Welcome to our three-part series on retail contract terms. As a retail lawyer, I’ve read and reviewed more retail contracts than I can count – from supply terms, to distribution agreements, to procurement terms. These contracts are the building blocks of your business, so it is essential that you do not overlook key issues that might come up in the future.
This series takes some of the key contracts from retail businesses and focuses on the three key aspects that tend to be overlooked by retailers in the haste to ‘get the deal done’ and get the products to market.
Supply term contracts should be drafted as legally binding agreements between you and a supplier that focus on their supply of goods to you and the apportionment of risk. They also include the “rules” of your relationship such as delivery, payment terms and quality control. Today we will look at the Top 3 Supply Term Contract Oversights:
- Ownership of intellectual property – Sometimes it’s easy to assume that you will own all of the IP involved in manufacturing your goods. However, some suppliers, who work collaboratively with retailers may assume that they will retain ownership of the IP that they bring to the table. Make sure your agreement spells out who will own what IP and if any IP is developed in the course of manufacturing your product who will own it at the end of the day.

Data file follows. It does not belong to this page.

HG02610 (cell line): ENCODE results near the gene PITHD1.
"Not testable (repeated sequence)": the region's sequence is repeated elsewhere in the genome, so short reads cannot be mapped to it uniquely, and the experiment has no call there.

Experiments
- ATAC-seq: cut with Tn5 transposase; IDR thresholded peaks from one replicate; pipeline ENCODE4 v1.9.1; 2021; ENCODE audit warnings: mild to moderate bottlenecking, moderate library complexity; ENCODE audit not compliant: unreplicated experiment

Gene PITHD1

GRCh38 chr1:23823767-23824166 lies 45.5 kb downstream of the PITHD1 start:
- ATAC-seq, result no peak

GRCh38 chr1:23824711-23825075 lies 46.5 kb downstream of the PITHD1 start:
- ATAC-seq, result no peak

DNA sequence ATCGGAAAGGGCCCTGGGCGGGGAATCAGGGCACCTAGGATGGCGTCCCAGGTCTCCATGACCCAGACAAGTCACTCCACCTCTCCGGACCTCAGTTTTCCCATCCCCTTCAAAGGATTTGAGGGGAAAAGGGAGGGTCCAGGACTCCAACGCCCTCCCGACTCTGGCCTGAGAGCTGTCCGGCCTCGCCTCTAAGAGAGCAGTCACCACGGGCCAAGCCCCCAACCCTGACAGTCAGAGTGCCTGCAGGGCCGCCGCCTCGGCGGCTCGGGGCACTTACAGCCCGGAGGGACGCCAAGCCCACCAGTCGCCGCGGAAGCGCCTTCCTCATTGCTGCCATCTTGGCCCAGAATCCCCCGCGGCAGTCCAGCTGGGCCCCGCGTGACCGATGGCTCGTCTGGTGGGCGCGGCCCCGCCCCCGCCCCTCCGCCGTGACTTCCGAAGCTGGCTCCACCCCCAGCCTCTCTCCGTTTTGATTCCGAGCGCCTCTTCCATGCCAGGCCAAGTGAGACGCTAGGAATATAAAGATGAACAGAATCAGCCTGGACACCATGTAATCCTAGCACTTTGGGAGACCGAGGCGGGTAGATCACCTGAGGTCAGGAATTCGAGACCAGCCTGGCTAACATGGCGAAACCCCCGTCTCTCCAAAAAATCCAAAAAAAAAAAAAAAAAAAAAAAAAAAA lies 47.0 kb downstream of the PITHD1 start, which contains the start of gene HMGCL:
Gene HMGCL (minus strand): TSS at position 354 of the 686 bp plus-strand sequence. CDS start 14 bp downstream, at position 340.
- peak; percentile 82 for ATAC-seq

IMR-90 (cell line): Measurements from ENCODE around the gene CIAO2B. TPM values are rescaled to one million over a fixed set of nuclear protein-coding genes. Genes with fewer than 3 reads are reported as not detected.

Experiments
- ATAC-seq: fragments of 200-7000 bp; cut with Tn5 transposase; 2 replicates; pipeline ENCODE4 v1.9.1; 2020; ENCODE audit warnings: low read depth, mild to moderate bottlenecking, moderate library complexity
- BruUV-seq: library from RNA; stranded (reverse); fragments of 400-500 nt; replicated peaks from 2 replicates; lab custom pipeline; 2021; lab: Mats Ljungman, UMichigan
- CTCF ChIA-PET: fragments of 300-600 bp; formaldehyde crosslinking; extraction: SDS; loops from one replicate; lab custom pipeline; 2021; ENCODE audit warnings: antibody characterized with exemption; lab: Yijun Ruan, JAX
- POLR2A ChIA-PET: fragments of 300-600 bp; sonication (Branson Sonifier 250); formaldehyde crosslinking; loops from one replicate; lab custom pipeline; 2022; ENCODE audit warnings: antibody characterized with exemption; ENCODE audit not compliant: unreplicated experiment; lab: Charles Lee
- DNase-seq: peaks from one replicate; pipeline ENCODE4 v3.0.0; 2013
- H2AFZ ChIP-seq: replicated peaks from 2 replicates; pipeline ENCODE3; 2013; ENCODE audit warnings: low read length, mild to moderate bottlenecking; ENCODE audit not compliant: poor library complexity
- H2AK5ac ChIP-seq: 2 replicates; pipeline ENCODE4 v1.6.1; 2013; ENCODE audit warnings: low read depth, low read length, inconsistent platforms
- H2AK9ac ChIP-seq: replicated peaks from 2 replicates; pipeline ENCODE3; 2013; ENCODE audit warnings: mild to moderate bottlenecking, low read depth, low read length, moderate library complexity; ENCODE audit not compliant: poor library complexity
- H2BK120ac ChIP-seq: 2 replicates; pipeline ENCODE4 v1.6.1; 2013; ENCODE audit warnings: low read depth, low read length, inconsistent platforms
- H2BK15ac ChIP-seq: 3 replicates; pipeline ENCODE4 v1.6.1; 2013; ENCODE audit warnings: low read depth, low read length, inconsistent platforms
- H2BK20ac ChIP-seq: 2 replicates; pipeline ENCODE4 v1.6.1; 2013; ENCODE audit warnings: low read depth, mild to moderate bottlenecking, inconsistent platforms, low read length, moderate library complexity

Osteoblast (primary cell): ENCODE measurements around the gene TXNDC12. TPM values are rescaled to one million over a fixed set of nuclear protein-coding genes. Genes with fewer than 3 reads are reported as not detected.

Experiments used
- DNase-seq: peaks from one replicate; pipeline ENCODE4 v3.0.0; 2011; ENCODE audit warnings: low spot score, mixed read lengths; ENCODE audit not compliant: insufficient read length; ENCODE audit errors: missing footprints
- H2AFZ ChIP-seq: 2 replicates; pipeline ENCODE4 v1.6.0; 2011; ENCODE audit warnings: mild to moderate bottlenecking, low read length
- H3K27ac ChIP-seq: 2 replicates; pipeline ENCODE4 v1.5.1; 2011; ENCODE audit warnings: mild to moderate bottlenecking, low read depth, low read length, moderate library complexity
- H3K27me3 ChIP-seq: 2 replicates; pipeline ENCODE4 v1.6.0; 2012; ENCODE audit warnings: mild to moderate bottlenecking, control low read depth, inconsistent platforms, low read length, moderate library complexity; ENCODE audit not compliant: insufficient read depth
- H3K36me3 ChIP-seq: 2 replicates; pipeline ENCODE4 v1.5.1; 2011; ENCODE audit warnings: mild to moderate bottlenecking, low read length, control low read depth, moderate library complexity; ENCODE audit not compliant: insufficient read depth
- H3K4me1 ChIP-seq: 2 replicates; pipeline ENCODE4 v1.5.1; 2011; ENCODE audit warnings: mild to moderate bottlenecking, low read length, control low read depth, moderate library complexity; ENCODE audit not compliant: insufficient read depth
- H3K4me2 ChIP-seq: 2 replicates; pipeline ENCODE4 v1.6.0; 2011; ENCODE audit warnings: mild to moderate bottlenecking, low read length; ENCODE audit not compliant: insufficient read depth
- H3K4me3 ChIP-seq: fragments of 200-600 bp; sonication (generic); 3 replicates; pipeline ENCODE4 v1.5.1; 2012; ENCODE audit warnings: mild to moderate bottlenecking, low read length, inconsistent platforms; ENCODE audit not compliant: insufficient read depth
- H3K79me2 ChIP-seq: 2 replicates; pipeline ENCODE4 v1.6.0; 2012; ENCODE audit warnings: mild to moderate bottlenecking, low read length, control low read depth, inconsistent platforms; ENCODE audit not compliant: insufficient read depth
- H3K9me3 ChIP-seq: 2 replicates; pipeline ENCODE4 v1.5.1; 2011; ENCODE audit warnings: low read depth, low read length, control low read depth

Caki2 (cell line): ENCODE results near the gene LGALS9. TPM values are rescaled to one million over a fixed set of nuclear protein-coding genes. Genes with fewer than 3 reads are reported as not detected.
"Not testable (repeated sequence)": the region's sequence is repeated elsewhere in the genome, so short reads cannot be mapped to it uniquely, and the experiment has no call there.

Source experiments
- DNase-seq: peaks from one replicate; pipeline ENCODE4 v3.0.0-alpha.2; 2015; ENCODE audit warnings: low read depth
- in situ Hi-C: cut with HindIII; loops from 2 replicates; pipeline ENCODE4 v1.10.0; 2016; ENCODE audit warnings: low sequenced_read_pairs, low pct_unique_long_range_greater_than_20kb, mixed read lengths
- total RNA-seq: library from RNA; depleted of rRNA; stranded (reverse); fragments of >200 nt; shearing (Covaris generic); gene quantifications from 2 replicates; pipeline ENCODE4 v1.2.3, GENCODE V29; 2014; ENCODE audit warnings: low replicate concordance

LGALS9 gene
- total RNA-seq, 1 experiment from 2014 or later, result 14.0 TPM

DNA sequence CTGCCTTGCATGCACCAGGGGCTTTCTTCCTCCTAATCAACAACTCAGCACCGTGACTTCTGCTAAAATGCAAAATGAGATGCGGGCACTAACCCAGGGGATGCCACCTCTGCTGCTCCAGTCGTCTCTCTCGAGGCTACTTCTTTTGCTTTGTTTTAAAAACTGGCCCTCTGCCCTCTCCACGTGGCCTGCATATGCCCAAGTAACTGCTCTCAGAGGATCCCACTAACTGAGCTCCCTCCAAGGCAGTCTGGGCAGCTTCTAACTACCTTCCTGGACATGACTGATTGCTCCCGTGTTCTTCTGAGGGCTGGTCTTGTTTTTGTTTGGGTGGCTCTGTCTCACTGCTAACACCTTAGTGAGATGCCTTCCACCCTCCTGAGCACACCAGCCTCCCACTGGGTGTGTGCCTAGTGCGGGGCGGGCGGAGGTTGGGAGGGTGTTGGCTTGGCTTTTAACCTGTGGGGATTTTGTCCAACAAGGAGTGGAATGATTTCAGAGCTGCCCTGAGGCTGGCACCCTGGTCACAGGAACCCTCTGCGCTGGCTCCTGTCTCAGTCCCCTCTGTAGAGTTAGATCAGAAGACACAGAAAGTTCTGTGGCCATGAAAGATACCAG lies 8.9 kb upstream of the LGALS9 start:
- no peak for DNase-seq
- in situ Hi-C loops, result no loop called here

- Rejected goods and samples – It’s not uncommon that retailers will engage a manufacturer to supply goods, only to find that excess or rejected stock ends up being sold through back channels, eBay or other unacceptable means. This can cheapen your brand and result in sub-par stock reaching the market. Make sure your contract addresses what your manufacturers must do with stock that you reject or which is oversupplied.
- Payment terms and Quality – You may wonder why these two fall into one item together. It isn’t uncommon to see a retailer pay upfront for all of the merchandise, only to find that on receipt there are quality or fulfilment issues. Where possible, it’s a great idea to withhold some portion of the final payment until you have had an opportunity to check the quality of the goods and accuracy of the order. This can be done either offshore via an agent or once goods reach your shipping destination.
I hope these tips have been helpful, they are just three of many aspects that I take into consideration when negotiating supply terms with my clients. Stay tuned for our next edition when we consider the top three aspects that are often overlooked in procurement contracts.